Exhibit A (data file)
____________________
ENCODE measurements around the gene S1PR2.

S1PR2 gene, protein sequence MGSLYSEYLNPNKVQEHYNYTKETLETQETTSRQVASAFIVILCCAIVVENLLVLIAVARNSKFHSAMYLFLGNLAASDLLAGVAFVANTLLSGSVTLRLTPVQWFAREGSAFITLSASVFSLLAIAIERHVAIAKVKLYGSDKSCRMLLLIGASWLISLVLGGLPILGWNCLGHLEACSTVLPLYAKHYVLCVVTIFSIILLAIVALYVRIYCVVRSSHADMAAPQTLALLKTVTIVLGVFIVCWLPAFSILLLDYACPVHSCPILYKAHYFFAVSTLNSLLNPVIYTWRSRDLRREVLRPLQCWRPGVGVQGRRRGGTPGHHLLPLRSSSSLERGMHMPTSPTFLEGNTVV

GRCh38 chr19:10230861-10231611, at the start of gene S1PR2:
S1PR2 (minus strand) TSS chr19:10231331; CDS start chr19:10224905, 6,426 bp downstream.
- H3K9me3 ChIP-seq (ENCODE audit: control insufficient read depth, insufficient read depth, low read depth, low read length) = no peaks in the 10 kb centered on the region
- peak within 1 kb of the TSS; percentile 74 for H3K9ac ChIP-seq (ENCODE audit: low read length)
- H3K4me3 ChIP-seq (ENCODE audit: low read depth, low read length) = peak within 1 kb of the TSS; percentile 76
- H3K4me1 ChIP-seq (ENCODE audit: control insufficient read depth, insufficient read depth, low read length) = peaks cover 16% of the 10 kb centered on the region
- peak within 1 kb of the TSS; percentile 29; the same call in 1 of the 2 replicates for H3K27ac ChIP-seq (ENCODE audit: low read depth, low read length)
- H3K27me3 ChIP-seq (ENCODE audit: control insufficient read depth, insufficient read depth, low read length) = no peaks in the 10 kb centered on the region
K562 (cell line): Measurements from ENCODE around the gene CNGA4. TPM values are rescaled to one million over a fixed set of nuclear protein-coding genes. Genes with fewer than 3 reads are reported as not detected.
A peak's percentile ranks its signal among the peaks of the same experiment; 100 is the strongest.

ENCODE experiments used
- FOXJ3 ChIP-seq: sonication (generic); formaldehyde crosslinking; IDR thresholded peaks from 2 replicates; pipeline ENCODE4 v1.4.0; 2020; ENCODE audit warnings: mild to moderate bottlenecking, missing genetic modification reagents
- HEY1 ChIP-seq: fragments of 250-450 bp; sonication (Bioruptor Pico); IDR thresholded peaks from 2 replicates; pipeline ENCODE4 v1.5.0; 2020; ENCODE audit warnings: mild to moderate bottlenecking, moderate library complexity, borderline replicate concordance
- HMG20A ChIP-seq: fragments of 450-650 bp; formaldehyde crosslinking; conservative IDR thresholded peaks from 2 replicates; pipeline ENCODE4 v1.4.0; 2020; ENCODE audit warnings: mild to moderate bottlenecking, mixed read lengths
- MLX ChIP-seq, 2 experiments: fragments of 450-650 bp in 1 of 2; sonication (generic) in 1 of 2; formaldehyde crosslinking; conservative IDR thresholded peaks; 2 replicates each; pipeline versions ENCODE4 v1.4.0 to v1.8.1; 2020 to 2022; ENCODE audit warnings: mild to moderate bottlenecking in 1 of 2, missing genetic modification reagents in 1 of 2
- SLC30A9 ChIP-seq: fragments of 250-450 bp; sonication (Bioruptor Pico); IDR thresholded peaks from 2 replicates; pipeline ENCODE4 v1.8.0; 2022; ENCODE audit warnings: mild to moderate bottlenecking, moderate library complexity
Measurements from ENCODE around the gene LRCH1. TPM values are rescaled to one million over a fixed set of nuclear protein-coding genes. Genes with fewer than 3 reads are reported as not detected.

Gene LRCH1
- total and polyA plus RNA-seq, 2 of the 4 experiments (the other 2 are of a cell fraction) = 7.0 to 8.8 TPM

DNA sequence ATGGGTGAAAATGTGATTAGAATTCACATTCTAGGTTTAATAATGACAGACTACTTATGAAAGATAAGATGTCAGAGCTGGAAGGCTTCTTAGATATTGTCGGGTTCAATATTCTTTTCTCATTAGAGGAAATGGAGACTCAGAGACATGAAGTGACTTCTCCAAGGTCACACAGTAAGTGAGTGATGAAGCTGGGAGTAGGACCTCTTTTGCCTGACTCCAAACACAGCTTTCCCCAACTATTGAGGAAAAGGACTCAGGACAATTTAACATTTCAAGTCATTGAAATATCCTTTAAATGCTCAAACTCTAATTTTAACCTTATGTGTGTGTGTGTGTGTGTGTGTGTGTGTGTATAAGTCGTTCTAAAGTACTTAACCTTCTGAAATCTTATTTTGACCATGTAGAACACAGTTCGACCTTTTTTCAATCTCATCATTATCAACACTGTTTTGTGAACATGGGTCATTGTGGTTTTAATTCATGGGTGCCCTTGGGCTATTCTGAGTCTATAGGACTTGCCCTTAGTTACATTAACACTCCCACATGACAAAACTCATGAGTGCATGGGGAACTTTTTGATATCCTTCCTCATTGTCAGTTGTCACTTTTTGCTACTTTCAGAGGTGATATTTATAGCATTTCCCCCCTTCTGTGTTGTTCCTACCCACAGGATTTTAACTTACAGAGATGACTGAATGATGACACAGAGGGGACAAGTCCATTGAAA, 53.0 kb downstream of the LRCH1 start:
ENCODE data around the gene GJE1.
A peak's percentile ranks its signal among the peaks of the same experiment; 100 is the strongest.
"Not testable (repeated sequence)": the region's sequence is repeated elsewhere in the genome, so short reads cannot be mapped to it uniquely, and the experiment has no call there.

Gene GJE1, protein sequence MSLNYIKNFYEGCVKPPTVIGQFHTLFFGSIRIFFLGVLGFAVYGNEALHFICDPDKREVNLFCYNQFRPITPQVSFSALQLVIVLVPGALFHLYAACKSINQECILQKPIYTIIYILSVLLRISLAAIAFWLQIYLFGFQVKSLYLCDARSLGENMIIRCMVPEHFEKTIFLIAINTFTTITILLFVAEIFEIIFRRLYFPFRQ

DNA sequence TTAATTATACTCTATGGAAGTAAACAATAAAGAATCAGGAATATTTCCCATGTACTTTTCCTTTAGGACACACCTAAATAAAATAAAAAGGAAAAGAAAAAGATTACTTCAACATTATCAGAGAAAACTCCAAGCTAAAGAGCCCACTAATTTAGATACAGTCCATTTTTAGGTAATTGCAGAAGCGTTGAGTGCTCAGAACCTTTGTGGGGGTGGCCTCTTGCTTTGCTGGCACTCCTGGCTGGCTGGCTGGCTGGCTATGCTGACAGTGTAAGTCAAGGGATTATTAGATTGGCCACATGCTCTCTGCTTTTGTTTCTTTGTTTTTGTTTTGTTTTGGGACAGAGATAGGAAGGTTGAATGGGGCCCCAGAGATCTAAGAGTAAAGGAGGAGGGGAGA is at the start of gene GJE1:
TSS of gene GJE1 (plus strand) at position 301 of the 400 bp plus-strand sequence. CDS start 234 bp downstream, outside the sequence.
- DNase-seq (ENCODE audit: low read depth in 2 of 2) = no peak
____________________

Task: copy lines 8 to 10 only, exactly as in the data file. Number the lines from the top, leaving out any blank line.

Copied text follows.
- H3K4me1 ChIP-seq (ENCODE audit: control insufficient read depth, insufficient read depth, low read length) = peaks cover 16% of the 10 kb centered on the region
- peak within 1 kb of the TSS; percentile 29; the same call in 1 of the 2 replicates for H3K27ac ChIP-seq (ENCODE audit: low read depth, low read length)
- H3K27me3 ChIP-seq (ENCODE audit: control insufficient read depth, insufficient read depth, low read length) = no peaks in the 10 kb centered on the region